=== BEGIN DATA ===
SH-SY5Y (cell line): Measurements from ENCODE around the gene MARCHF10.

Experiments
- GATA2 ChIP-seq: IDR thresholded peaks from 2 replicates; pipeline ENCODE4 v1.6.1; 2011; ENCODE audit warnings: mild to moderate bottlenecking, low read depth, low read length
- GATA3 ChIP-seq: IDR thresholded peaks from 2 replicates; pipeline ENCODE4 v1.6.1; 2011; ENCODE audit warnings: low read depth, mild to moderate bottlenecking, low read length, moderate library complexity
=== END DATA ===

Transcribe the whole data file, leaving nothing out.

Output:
SH-SY5Y (cell line): Measurements from ENCODE around the gene MARCHF10.

Experiments
- GATA2 ChIP-seq: IDR thresholded peaks from 2 replicates; pipeline ENCODE4 v1.6.1; 2011; ENCODE audit warnings: mild to moderate bottlenecking, low read depth, low read length
- GATA3 ChIP-seq: IDR thresholded peaks from 2 replicates; pipeline ENCODE4 v1.6.1; 2011; ENCODE audit warnings: low read depth, mild to moderate bottlenecking, low read length, moderate library complexity